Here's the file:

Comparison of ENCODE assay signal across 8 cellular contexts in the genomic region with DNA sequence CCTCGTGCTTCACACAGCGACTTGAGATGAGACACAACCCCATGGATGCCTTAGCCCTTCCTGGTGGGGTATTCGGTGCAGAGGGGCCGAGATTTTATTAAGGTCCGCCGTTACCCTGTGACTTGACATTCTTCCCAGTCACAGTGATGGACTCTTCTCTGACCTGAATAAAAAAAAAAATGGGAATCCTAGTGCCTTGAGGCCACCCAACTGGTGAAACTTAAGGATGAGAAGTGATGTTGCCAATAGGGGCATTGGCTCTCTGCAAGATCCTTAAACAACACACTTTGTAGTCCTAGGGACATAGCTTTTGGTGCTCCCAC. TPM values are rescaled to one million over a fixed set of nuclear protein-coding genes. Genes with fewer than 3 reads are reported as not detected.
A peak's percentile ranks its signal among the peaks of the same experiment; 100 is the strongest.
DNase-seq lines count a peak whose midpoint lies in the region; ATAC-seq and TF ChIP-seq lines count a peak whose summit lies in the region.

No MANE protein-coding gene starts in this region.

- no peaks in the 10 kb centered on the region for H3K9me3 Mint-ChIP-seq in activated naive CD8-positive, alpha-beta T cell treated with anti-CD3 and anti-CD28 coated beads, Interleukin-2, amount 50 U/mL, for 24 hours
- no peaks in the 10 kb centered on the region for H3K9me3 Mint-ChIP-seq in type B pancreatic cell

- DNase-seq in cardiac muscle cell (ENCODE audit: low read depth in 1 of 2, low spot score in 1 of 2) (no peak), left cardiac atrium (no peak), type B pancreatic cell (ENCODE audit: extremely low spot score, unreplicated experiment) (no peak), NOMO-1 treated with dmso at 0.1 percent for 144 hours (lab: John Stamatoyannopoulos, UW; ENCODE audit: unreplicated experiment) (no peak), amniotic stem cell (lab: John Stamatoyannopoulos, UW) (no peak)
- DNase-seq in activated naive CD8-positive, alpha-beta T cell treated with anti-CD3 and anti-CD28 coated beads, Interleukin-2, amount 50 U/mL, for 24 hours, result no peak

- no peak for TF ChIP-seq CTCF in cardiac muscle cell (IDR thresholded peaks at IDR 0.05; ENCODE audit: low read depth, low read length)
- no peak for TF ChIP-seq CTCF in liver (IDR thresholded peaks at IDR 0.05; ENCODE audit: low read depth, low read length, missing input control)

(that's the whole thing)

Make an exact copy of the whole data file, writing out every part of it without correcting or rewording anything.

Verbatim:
Comparison of ENCODE assay signal across 8 cellular contexts in the genomic region with DNA sequence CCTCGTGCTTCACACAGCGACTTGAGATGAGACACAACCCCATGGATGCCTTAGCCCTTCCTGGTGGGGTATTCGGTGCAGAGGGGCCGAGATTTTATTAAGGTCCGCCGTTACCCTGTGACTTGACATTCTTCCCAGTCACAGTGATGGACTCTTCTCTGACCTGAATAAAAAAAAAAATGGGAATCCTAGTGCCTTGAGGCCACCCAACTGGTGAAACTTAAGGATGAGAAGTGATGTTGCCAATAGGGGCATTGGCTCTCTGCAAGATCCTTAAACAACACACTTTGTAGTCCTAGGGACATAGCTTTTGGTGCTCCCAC. TPM values are rescaled to one million over a fixed set of nuclear protein-coding genes. Genes with fewer than 3 reads are reported as not detected.
A peak's percentile ranks its signal among the peaks of the same experiment; 100 is the strongest.
DNase-seq lines count a peak whose midpoint lies in the region; ATAC-seq and TF ChIP-seq lines count a peak whose summit lies in the region.

No MANE protein-coding gene starts in this region.

- no peaks in the 10 kb centered on the region for H3K9me3 Mint-ChIP-seq in activated naive CD8-positive, alpha-beta T cell treated with anti-CD3 and anti-CD28 coated beads, Interleukin-2, amount 50 U/mL, for 24 hours
- no peaks in the 10 kb centered on the region for H3K9me3 Mint-ChIP-seq in type B pancreatic cell

- DNase-seq in cardiac muscle cell (ENCODE audit: low read depth in 1 of 2, low spot score in 1 of 2) (no peak), left cardiac atrium (no peak), type B pancreatic cell (ENCODE audit: extremely low spot score, unreplicated experiment) (no peak), NOMO-1 treated with dmso at 0.1 percent for 144 hours (lab: John Stamatoyannopoulos, UW; ENCODE audit: unreplicated experiment) (no peak), amniotic stem cell (lab: John Stamatoyannopoulos, UW) (no peak)
- DNase-seq in activated naive CD8-positive, alpha-beta T cell treated with anti-CD3 and anti-CD28 coated beads, Interleukin-2, amount 50 U/mL, for 24 hours, result no peak

- no peak for TF ChIP-seq CTCF in cardiac muscle cell (IDR thresholded peaks at IDR 0.05; ENCODE audit: low read depth, low read length)
- no peak for TF ChIP-seq CTCF in liver (IDR thresholded peaks at IDR 0.05; ENCODE audit: low read depth, low read length, missing input control)